Property Investment & Retirement

September 10, 2019 |
Share this article:

How many properties do I need to retire?

With the government strongly encouraging, in fact mandating, self-funded retirement for the majority of the population; the burning question for many people in the workforce, is how much will I need to retire comfortably?

As working professionals, we strive to build a nest egg that will enable us to enjoy our retirement.  Laura Menschik CFP, Director of WLM Financial Services says in general people should anticipate needing between 70-80% of their pre-retirement income, in order to maintain the same standard of living they are used to.  This is not taking into account increased travel in retirement and upgrading the car every few years; more needs to be added in if you are planning a lifestyle beyond what you currently have.

One of the most effective ways to grow finances is through a passive income stream.  For everyday Australians, living off a property portfolio’s rental income is a particularly appealing option.  With property research, guidance, and professional advice, a solid portfolio can be built, generating and sustaining an attractive yield for a long period of time.

 

How much income do you need?

“For Australians looking to retire at the age of 60, the average male has a super balance of $292,510 and the average female has a super balance of $138,154. From age 60 to 64, at the minimum pension draw-down rate of 4%, a couple’s combined super pension income would be approximately $17,226,” explains Financial Advisor Dominic Aarsen.

“From 65 to 74 the draw-down rate increases to 5%, meaning a combined pension income of $21,533.” The roughly estimated budget for singles to have a comfortable living is about $40,000 per year, according to ASFA, whereas for couples without children it is approximately $60,000.”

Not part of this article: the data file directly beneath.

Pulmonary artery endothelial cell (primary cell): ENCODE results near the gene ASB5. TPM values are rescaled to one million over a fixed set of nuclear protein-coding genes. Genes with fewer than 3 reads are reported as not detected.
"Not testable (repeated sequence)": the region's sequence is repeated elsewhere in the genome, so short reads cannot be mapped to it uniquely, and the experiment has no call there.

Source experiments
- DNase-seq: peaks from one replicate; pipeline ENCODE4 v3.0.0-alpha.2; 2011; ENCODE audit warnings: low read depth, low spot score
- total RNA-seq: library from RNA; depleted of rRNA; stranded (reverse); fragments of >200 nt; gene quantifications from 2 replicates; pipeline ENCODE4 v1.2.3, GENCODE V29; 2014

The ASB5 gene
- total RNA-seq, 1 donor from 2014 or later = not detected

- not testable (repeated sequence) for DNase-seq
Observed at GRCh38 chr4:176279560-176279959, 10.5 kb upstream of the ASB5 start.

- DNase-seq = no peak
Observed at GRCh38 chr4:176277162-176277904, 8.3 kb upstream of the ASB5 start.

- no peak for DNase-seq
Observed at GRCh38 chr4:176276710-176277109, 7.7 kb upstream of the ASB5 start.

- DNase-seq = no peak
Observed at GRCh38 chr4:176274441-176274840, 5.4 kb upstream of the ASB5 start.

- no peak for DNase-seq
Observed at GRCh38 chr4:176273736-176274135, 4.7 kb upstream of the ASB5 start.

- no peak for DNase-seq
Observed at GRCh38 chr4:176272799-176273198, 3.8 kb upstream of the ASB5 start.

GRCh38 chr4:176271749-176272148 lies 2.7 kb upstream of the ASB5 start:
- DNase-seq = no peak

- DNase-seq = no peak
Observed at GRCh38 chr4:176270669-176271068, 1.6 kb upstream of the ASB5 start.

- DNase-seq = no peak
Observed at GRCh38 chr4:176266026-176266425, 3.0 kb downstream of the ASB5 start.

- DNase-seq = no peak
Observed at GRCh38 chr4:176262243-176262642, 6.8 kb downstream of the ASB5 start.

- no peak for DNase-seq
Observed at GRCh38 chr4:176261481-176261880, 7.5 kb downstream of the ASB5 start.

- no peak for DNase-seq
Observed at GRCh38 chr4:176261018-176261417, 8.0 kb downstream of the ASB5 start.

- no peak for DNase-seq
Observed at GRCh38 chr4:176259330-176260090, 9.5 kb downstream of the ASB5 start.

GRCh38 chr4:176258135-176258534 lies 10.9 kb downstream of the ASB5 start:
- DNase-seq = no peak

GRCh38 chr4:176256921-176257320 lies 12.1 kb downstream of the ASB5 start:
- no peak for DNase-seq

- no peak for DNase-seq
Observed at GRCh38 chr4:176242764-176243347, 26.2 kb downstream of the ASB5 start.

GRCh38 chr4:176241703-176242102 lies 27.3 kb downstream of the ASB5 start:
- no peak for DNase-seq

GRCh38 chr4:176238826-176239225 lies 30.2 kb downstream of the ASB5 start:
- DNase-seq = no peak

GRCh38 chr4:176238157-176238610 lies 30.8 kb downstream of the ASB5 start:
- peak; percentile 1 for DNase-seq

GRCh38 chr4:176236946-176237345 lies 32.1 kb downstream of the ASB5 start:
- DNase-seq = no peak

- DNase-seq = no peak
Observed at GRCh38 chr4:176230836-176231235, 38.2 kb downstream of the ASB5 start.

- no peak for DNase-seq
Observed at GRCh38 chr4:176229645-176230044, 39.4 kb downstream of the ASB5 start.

While this takes usual needs into account, it doesn’t factor in many of the luxuries you typically want to experience upon hitting retirement, like travel, eating out, engaging in hobbies, or perhaps upgrading your home – nor does it consider emergencies such as illness or accidents, which can eat up a sizeable chunk of your savings in a very short time. This is where investing in property can help you significantly.”

“With an investment property in addition to your super balance, an average weekly rent of $500 would add an estimated $26,000 to your annual retirement income. Combining the minimum pension withdrawal of $17,226 with $26,000 from your rental property results in an annual income of $43,266,” Aarsen says.

“There are different price points you can enter the market at. Your job is to find the best locations that will deliver the best returns.”

 

Here at Laing+Simmons Quakers Hill/Schofields, we are area specialists and can assist you with advice on what type of property to purchase, and where, to maximise returns and long-term capital growth.  It’s never too early or too late to start thinking about retirement, and bricks and mortar have stood the test of time as an investment fundamental.

Share this article: